A cursory reading already will teach the student of Scripture that Berkouwcr in this volume not only wrestles with the question of how to understand the Word of God, but also that he is a spokesman and defender of a new theology. It is evident that the author in interpreting Scripture wishes to avoid the practice of harmonizing difficult passages, for example, in the Gospels (p. 219). Instead of harmonizing, he rather points to the motives which have guided the human considerations of the writers of Scripture. Thus he quotes the New Testament scholar H. N. Ridderbos, who wrote in his commentary on Matthew, “Not the historical report of Jesus’ words and deeds characterizes this Gospel, but the portrayal of Jesus as the Christ.”1: Berkouwer adds that in many instances a precise report of what happened is lacking. Although he does not want to speak of a contrast between proclamation of the Gospel (kerygma) and history recorded in the Gospels, Berkouwer nevertheless claims that the variation in writing, for instance in the four Gospels, is structured for the purpose of proclamation. However, if one stresses proclamation to the neglect of historicity, the question of trustworthiness arises and demands an answer. Berkouwer is of the opinion that the writers of Scripture did not merely report objectively that which happened; they interpreted history subjectively, and for this reason the Gospels are not trustworthy in the sense of presenting an accurate description of what happened. He asks the rhetorical question: if we notice that the gospel accounts are interpreted, must we not assume a creativity in the work of the evangelists which can hardly be distinguished from “fantasy”? (p. 212). At this point the art of questioning strikes at the root of certainty, and certainty is turned into fear. For if there is no exact historiography in the Gospels, but rather subjective interpretation of the evangelists, what ought we to think of the resurrection of Christ? Was it history or interpretation?
That is the question which exposes the heart of this new theology. Berkouwer as a proponent of the new theology notes the question and recognizes the fear of uncertainty—he neither answers the question nor allays the fear.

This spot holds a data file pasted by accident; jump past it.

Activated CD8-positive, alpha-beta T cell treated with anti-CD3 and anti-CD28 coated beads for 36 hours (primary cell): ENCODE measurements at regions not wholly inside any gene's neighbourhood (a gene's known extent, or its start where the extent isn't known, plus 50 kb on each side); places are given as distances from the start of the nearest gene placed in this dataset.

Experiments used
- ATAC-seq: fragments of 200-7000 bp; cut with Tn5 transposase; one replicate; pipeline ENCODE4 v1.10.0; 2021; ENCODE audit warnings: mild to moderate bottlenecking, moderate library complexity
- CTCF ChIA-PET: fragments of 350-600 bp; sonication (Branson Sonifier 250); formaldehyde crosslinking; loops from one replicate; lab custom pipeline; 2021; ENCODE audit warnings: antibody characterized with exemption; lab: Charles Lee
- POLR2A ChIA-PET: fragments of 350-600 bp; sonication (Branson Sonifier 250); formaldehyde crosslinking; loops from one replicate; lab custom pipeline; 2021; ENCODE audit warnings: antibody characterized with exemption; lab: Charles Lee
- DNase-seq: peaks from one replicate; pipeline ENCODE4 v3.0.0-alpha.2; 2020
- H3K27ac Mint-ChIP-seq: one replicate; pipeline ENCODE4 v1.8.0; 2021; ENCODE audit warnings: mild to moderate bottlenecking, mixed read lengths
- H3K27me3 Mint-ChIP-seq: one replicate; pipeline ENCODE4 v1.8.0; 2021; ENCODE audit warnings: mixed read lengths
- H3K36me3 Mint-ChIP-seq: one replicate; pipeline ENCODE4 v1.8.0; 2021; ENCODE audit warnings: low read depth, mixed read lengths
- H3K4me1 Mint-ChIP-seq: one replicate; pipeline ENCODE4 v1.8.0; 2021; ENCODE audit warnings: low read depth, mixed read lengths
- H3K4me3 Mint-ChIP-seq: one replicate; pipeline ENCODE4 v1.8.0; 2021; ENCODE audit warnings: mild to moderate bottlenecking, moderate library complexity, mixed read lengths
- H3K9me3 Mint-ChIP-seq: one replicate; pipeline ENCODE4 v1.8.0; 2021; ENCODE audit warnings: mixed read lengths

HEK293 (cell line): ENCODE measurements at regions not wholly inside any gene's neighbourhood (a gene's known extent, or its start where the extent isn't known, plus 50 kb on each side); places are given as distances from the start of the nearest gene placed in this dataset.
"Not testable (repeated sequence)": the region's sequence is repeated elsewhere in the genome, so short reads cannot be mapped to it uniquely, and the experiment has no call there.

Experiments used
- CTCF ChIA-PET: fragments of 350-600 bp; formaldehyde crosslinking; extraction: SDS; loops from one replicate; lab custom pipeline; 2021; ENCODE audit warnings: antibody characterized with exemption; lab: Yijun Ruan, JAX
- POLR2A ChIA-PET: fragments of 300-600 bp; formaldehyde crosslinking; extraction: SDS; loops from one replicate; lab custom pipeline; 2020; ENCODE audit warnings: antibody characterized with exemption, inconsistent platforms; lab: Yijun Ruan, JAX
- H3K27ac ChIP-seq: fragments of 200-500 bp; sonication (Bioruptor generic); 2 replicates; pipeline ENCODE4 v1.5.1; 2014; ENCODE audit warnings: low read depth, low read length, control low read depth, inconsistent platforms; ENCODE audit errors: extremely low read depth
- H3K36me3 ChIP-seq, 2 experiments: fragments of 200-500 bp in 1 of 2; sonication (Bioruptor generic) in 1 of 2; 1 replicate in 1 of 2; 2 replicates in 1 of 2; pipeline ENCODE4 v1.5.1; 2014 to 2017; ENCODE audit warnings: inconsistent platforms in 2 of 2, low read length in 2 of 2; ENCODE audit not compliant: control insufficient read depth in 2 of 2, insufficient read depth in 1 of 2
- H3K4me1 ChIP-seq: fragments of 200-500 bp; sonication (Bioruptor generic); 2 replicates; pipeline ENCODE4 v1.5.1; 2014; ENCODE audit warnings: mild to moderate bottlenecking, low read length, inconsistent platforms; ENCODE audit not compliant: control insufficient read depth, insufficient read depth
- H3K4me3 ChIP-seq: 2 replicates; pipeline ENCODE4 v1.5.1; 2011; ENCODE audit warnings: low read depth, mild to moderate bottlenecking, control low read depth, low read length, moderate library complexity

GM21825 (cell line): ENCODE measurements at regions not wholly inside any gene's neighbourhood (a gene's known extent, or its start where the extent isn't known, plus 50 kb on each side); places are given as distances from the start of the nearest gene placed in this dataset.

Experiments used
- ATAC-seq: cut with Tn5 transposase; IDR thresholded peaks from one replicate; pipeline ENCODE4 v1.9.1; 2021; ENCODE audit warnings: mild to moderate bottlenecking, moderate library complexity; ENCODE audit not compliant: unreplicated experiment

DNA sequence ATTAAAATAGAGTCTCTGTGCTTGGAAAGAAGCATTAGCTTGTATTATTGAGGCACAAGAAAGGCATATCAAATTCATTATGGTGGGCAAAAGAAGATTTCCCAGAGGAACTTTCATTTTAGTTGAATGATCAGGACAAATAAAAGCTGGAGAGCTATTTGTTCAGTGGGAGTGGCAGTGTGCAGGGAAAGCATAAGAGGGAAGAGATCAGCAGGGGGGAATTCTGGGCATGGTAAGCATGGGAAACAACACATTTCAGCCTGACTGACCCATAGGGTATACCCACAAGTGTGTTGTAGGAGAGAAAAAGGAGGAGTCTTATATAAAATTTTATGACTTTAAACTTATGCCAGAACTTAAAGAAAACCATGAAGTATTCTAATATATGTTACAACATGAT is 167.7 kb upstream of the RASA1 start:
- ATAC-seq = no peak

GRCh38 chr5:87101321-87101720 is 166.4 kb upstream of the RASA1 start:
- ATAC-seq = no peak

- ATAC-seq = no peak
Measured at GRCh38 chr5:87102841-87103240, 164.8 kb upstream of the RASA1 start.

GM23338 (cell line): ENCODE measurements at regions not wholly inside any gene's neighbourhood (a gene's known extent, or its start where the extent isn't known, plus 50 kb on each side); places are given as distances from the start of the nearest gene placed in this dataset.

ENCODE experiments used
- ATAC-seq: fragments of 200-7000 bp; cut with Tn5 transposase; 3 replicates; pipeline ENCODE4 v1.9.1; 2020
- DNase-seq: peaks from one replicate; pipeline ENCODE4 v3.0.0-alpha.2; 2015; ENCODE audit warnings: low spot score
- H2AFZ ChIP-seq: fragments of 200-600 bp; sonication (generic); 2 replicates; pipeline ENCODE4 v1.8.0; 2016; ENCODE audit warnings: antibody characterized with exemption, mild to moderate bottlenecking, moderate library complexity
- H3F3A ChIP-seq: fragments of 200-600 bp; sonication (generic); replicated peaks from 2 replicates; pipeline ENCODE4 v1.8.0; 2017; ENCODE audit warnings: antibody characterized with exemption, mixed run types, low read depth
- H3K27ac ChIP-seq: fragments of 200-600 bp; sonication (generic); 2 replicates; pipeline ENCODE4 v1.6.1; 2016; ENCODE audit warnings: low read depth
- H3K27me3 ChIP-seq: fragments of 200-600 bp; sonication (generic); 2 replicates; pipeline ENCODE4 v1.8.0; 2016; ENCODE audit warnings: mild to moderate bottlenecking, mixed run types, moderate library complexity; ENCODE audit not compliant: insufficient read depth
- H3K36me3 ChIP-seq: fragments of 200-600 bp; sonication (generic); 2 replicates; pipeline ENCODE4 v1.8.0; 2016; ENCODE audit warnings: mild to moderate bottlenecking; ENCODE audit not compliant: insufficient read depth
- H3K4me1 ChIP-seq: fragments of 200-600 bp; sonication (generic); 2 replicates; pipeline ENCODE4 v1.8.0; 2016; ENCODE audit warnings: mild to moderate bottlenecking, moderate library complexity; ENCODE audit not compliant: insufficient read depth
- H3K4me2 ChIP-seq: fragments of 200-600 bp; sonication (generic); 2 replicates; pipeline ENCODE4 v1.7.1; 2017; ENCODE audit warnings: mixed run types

In the vocabulary used in new theology circles, the term literalism is synonymous with simplistic exegesis; and often rightly so. The impossibility of such exegesis is demonstrated by interpreting the book of Revelation literally. Obviously the book of Revelation can not be explained literally, for in this book as well as in other parts of Scripture—to mention only the fable of the trees recorded in Judges 9 the reader perceives that truth is projected onto the screen of reality in poetic imagery. Yet other portions of Scripture do not lend themselves to such imagery and therefore must be interpreted literally. Although Berkouwer makes mention of the above examples, he uses them however not merely to show their unique way of presenting the truth but also as an introduction to a discussion on questions of origin in Genesis 1–3.
In the new theology the question whether the first three chapters of Genesis provide a detailed historical account of what happened at the dawn of history is no longer relevant. This question is answered in the negative. Discoveries in the area of natural science (biology and geology) necessitate a reinterpretation of Genesis 1-3. By contrast, Berkouwer relates what his predecessors A. Kuyper and G. Ch. Aalders taught on the subject of interpreting Scripture in the light of scientific discoveries (p. 3(0). Both Kuyper and Aalders in their day objected to interpreting the Bible under influence of evidence derived from natural science or history; says Kuyper, “the ex in exegesis may never be renounced.”2